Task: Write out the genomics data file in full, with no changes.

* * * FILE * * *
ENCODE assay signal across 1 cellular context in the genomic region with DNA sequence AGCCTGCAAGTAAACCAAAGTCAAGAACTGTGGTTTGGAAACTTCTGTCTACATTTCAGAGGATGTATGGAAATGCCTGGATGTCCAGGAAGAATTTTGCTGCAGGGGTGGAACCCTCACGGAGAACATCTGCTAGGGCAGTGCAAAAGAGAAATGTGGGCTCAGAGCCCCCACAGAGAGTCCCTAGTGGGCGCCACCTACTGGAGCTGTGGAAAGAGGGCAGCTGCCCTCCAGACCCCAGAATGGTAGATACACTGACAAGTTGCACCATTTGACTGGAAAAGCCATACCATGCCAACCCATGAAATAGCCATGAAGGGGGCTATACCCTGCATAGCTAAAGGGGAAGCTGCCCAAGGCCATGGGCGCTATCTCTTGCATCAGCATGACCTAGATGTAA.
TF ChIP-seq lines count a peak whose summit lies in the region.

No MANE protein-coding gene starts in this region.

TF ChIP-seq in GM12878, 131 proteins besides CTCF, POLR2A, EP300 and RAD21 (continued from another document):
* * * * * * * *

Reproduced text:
ENCODE assay signal across 1 cellular context in the genomic region with DNA sequence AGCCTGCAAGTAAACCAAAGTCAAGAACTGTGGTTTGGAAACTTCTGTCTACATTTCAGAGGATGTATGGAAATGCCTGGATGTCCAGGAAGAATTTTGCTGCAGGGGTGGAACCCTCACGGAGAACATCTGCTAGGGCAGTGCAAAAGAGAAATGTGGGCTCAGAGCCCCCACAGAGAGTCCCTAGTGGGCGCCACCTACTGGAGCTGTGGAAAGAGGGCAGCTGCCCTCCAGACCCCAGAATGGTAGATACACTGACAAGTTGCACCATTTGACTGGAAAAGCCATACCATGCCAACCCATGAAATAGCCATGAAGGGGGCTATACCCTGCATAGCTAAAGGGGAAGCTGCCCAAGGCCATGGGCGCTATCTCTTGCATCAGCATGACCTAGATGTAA.
TF ChIP-seq lines count a peak whose summit lies in the region.

No MANE protein-coding gene starts in this region.

TF ChIP-seq in GM12878, 131 proteins besides CTCF, POLR2A, EP300 and RAD21 (continued from another document):